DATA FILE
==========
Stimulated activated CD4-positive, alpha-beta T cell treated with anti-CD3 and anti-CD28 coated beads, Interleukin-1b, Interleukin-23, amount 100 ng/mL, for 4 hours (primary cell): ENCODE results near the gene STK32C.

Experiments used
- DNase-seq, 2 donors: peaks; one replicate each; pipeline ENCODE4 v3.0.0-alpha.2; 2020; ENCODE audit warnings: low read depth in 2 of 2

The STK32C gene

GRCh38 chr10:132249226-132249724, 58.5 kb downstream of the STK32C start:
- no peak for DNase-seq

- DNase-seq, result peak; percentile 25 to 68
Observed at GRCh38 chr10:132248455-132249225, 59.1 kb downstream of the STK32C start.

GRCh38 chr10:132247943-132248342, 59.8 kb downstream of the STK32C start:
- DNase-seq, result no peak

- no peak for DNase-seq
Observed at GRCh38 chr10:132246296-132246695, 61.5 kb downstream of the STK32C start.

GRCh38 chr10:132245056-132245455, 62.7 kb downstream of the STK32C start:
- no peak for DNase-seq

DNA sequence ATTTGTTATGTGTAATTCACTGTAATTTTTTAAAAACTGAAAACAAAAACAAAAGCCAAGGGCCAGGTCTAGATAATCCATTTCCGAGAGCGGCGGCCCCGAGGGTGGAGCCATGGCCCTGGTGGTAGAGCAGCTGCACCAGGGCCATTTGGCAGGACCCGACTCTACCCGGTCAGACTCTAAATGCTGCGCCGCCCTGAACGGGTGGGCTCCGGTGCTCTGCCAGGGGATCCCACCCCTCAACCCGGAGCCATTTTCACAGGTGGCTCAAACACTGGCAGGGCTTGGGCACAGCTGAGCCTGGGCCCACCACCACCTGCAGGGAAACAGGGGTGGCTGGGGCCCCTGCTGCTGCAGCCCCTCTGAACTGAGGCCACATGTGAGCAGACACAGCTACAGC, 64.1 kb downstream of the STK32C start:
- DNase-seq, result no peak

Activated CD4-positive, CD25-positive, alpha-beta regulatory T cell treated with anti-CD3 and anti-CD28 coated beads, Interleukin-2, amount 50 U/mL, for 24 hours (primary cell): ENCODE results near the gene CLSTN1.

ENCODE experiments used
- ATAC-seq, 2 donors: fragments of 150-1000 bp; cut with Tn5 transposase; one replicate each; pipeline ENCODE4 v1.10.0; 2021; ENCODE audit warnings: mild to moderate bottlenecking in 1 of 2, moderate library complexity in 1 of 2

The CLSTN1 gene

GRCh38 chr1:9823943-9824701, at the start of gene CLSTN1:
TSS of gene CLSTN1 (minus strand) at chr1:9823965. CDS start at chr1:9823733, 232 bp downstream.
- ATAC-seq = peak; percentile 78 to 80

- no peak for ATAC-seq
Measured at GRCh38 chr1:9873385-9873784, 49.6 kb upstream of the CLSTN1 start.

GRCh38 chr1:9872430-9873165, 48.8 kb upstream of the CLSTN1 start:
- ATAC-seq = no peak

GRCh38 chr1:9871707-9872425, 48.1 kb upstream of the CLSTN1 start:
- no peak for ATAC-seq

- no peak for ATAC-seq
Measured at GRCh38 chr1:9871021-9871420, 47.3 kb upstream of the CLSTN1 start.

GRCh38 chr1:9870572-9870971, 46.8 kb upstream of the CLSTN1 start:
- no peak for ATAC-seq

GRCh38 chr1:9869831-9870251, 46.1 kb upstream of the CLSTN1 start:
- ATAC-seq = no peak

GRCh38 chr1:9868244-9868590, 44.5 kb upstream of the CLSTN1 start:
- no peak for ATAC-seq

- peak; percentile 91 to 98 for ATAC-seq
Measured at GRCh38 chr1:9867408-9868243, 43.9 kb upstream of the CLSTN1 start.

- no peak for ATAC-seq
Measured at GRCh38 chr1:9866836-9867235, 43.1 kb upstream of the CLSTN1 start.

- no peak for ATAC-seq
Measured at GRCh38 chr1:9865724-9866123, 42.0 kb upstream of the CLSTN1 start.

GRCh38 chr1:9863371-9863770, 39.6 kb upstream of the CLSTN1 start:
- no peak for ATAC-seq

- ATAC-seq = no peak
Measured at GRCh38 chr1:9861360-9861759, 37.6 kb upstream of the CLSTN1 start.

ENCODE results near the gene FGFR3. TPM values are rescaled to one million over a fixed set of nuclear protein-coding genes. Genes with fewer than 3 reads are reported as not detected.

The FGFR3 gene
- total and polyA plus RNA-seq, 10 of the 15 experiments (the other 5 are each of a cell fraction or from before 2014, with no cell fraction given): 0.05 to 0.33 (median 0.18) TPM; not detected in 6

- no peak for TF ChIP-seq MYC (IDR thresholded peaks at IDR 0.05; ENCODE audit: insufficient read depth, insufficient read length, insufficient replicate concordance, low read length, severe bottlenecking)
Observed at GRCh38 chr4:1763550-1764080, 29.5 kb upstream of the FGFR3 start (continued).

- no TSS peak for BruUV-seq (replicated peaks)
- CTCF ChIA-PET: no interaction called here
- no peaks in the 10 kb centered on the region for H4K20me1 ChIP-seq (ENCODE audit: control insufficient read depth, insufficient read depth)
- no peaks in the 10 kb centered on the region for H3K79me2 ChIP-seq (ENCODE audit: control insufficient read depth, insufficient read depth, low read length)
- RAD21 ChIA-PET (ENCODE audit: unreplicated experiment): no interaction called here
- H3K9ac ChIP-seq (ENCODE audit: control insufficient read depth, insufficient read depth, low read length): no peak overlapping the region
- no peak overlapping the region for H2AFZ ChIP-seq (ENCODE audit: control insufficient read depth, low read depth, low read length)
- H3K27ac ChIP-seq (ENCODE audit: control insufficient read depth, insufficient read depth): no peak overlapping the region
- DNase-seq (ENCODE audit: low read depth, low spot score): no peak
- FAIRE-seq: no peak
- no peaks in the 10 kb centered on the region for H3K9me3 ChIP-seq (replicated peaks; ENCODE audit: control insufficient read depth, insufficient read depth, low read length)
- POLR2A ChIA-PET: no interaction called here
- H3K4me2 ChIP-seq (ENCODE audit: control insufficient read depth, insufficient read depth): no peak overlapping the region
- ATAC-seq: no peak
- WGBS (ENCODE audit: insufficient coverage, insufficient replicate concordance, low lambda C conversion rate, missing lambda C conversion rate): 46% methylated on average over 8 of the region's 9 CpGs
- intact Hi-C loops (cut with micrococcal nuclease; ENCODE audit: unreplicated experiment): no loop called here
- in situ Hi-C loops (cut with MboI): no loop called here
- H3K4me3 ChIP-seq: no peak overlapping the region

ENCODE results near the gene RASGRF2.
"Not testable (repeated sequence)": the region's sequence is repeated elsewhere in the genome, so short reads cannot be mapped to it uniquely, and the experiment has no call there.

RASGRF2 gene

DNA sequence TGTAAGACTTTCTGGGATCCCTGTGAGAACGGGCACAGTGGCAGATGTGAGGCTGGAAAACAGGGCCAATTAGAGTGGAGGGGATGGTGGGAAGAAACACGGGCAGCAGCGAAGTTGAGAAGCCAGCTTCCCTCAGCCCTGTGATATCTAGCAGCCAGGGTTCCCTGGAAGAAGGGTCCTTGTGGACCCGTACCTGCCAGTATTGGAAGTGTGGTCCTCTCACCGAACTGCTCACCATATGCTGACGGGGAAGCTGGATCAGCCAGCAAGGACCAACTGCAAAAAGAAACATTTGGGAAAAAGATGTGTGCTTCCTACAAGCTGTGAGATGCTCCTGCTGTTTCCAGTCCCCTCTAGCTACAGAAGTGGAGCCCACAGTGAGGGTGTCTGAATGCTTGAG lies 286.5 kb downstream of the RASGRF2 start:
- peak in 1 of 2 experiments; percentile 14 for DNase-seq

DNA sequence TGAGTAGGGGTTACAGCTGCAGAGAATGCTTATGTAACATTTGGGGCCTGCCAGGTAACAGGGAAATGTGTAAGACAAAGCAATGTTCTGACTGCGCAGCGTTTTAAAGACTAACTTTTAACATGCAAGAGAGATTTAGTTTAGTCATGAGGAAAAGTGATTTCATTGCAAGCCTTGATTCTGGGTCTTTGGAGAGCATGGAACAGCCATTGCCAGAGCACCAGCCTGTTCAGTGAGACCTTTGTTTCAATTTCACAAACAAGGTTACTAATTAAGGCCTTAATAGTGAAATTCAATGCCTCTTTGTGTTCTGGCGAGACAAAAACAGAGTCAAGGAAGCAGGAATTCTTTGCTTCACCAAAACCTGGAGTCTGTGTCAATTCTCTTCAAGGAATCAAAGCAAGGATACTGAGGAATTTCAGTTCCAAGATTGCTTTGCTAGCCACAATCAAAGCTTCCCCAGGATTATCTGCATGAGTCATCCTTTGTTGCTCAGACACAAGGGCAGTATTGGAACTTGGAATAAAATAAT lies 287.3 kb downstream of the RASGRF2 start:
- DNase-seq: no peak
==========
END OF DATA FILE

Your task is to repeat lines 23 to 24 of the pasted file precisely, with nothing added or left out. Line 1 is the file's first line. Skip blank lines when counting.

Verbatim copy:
- ATAC-seq = peak; percentile 78 to 80

- no peak for ATAC-seq